Regretfully, riding sections do not include nearby major attractions of the trail, massive Salisbury viaduct and Big Savage Tunnel. The Frostburg section does pass through Borden Tunnel, which is about 1000 feet long and has lighting on motion sensors.

Whether my horse would actually go across Salisbury viaduct is another issue, but still… Personally, I’d be tempted to ride at least to the amazing overlook at the east end of Big Savage tunnel.

Info at TrailLink: GAP Trail

Lower Trail

Horseback riding is permitted on the entire 16.5 mile length!

See our Riding Guide or visit TrailLink: Lower Trail

Cumberland Valley Rail Trail

We are happy to see that this 13.7 mile (and growing!) trail permits horseback use over its entire length. It currently reaches from Shippensburg to Newville, and is planned to extend into Carlisle.

View info at TrailLink: Cumberland Valley Trail

Lebanon Valley Rail Trail

Riding is permitted south of Rocherty Road by the Lebanon Expo Center (about midway between the city of Lebanon and the village of Cornwall). The section north of that is pretty urban, so that seems like a reasonable limitation. That still leaves about 18 miles of scenic trail to the south!

Here is a GraphHopper map trimmed to Rocherty Road

View general trail info at TrailLink: Lebanon Valley Rail Trail

I’m not clear why part of this is still considered the Conewago Recreation Trail (in Lancaster county). It should just be one trail. Get it together, folks!

Swatara Rail Trail

This 10 mile trail is supposed to be really nice and offers horseback riding on its entire length. There is apparently a way to turn at least part of it into a loop trail, using an abandoned section of road. Eventually this trail may connect with the Lebanon Valley trail (above), which would be immensely cool!

I’m itching to take our first ride across a lenticular truss bridge 🙂

Read more at TrailLink: Swatara Trail

York County Heritage Rail Trail

One of the original “big” trails at 27+ miles, this trails extends all the way from the city of York to the Mason-Dixon line, where it continues as the Northern Central Trail in Maryland (now renamed for somebody I never heard of). Thankfully both trails allow horses, though you probably want to avoid the urban section at the north end in the city of York.

Notice that there is an operating steam train at New Freedom near the southern end. Train runs on tracks immediately adjacent to the trail, which might allow for some interesting desensitization opportunities! Or instant death 🙂

Details at TrailLink: York county

Pine Creek Rail Trail

This trail passes through the “Grand Canyon of Pennsylvania” aka Pine Creek Gorge. The trail is 62 miles long, but there is one problem… horses are only permitted on 5.5 miles of it! Extremely disappointing. Since Pine Creek isn’t near anything, this seems like a lot of travel for a short ride. If you’re already headed there and have some horses in your trunk it might be fun to ride, but it seems silly to make a special trip.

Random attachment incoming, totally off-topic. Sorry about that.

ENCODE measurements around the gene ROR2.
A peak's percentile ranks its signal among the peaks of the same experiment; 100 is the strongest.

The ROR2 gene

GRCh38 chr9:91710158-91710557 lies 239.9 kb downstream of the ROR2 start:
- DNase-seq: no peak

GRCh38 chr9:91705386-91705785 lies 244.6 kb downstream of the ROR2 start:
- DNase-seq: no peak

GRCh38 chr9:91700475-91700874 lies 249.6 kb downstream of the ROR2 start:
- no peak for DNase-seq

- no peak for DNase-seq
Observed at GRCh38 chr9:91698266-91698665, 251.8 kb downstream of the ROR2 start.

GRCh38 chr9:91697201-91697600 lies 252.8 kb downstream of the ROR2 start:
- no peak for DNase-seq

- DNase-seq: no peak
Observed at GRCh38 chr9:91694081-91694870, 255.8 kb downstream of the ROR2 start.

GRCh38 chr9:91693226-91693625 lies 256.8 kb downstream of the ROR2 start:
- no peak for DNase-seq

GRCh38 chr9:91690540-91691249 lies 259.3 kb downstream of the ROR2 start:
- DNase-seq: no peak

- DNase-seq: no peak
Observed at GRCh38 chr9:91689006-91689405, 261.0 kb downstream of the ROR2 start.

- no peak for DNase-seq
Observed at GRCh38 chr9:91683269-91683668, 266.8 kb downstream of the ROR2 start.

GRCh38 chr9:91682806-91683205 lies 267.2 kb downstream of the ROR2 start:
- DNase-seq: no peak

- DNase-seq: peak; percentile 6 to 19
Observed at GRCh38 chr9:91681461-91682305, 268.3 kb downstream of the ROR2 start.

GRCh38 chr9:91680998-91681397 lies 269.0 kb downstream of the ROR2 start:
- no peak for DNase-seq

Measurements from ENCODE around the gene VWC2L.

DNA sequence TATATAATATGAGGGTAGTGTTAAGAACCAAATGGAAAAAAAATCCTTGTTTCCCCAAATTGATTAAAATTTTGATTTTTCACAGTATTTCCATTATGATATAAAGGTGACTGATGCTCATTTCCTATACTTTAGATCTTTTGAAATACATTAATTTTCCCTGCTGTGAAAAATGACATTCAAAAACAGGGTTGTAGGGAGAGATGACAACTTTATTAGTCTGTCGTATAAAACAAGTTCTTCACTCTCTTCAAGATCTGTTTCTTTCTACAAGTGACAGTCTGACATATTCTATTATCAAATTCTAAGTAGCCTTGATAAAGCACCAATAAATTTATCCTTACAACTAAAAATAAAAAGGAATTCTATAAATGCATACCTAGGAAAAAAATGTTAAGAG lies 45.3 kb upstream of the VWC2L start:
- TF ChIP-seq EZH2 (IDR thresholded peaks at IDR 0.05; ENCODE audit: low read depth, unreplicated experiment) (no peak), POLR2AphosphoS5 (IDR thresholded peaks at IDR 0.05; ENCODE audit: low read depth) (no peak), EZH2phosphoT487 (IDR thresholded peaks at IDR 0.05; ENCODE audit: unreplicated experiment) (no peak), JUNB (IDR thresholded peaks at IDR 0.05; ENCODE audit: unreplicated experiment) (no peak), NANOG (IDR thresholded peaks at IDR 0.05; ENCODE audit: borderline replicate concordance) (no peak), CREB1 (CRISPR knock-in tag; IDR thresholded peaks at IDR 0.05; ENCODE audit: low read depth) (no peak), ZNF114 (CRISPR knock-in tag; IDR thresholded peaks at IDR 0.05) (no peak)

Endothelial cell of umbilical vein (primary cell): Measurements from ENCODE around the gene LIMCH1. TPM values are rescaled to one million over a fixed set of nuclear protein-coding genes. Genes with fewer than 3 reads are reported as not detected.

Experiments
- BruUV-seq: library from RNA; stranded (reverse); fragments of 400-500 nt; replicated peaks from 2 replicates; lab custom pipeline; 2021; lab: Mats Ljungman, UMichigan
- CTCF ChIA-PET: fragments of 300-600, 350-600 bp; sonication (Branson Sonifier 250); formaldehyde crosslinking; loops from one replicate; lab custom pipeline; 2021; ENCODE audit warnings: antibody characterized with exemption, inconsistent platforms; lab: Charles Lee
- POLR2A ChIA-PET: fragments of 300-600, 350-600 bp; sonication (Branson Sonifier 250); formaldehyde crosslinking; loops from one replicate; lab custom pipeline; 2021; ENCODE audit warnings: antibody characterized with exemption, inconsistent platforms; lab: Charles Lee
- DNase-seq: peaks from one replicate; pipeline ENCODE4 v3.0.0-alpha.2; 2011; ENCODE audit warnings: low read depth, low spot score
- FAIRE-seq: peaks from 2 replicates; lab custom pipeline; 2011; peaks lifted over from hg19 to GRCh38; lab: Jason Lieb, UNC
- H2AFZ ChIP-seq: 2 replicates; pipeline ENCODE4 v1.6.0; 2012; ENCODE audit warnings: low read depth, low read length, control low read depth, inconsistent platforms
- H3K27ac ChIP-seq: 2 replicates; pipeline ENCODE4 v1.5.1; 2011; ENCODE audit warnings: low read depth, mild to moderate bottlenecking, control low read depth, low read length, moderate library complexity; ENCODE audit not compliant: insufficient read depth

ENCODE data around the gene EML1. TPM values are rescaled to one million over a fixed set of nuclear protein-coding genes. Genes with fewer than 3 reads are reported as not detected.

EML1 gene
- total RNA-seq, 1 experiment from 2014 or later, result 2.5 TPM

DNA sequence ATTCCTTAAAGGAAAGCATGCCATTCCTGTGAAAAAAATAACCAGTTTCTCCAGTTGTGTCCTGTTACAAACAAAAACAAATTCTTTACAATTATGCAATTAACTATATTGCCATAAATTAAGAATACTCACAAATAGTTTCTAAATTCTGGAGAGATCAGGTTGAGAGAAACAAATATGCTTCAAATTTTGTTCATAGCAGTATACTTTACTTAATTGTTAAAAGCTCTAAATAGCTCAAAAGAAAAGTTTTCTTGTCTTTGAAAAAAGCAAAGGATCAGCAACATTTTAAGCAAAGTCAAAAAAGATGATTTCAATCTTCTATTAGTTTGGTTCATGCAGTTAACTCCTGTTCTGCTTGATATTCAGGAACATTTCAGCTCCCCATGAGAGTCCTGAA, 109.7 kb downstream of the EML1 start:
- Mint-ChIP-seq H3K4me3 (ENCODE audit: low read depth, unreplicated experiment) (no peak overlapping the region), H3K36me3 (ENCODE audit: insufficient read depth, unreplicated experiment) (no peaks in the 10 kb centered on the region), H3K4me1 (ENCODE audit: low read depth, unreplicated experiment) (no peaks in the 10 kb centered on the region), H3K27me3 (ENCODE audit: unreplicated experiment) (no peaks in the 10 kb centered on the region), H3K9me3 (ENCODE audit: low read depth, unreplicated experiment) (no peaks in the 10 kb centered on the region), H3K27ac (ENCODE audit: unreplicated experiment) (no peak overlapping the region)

The open section runs from the Ansonia parking area (north end) to the Tiadaghton campground (south end).

Info at Pine Creek Rail Trail horseback riding

Bells Gap Trail

This 6 mile section operated by the Lower Trail group is open to horseback use over its entire length. About 2 miles is well surfaced and the rest is rough stone. They created a decent parking area at the start, but in general it seems underdeveloped compared to Lower Trail.

Info at TrailLink: Bells Gap

Knox & Kane Trail

7.8 miles are open for equestrian use, between Route 219 at Mount Jewett and Kinzua Bridge State Park. But horse trailers are NOT allowed to park at the state park!

The trail group for this section has apparently developed an equestrian picnic area where you can park trailers near the state park, but information online is sketchy. There are supposedly signs for it on Lindholm Road.

Equestrian picnic area and parking location (as best we can determine):

  • unmarked road going north off Lindholm Rd
  • about midway between Mt Jewett borough boundary and the state park
  • approximate coordinates 41.744046,-78.602288

Supposedly you can also park behind the Mount Jewett borough building on weekends (of course they don’t describe where that is, but it’s probably at Center St and US 6).

This trail has the potential to reach 70+ miles. Hopefully additional areas will be opened to horses.

Montour Trail

Montour Trail around the west side of Pittsburgh is an amazing rail trail, which appears to have come a long way since I last biked it (quite a few years back), with many new bridges now open. Unfortunately, only a small section of its 60+ miles is open to horse use, but at least it is something.